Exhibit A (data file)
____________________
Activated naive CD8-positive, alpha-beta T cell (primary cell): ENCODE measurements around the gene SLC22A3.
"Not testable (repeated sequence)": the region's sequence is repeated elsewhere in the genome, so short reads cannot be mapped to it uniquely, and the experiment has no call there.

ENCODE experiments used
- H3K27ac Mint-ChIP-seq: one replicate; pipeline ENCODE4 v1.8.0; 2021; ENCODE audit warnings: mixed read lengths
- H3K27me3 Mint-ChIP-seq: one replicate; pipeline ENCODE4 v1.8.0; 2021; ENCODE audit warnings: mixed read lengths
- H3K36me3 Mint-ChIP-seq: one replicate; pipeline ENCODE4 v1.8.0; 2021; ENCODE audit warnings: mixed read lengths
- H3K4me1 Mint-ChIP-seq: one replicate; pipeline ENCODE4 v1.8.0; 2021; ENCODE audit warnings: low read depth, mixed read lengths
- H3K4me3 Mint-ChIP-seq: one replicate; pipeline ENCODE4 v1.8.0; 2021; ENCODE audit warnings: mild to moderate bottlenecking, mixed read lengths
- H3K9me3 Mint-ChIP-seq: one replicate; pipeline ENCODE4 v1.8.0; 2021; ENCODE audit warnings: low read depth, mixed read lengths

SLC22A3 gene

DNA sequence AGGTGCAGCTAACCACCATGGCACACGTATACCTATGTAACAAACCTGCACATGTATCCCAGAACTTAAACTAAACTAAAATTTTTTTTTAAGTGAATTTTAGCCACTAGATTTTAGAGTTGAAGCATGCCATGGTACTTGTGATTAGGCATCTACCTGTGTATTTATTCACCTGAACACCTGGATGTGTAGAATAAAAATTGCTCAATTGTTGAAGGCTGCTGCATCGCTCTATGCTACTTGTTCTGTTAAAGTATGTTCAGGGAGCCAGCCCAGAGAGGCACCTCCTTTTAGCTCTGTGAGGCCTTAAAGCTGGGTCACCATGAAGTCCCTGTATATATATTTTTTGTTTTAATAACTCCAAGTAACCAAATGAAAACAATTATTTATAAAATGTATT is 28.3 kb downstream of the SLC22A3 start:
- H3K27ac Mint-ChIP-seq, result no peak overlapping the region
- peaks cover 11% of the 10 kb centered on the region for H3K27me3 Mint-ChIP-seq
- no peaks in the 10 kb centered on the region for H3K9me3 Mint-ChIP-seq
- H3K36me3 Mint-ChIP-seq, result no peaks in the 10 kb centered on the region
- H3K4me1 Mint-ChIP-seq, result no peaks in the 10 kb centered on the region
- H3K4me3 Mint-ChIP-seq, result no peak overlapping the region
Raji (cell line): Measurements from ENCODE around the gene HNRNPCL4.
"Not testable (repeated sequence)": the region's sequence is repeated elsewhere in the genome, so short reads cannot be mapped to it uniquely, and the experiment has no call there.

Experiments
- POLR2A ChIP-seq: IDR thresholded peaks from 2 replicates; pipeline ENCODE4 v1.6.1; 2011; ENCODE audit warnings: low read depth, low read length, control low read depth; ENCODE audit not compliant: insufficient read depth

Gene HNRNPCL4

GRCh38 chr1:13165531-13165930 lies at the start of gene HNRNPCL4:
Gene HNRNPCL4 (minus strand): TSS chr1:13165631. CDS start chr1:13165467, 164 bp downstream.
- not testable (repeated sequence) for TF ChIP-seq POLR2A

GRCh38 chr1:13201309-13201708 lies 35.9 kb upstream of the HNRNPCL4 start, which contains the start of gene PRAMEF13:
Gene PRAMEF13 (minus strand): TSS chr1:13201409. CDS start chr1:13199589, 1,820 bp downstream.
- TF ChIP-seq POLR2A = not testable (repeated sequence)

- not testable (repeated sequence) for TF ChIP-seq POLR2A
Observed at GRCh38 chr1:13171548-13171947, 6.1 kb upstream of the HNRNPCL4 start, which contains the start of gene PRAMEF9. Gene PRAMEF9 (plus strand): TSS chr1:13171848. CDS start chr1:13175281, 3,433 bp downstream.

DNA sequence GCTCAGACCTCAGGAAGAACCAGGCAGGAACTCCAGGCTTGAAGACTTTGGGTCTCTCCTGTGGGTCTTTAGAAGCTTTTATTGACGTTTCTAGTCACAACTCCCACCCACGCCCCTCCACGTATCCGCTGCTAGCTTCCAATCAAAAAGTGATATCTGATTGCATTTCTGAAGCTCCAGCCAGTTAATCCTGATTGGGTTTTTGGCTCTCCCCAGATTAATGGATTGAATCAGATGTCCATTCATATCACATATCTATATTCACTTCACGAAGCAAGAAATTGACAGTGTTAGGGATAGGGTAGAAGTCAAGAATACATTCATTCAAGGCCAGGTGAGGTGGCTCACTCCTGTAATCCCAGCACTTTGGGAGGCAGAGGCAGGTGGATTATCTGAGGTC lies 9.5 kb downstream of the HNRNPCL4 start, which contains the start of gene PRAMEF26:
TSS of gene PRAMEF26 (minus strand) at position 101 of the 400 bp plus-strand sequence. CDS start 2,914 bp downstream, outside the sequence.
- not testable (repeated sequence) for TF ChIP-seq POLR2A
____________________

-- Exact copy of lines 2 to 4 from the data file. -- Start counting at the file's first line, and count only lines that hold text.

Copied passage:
"Not testable (repeated sequence)": the region's sequence is repeated elsewhere in the genome, so short reads cannot be mapped to it uniquely, and the experiment has no call there.

ENCODE experiments used
- H3K27ac Mint-ChIP-seq: one replicate; pipeline ENCODE4 v1.8.0; 2021; ENCODE audit warnings: mixed read lengths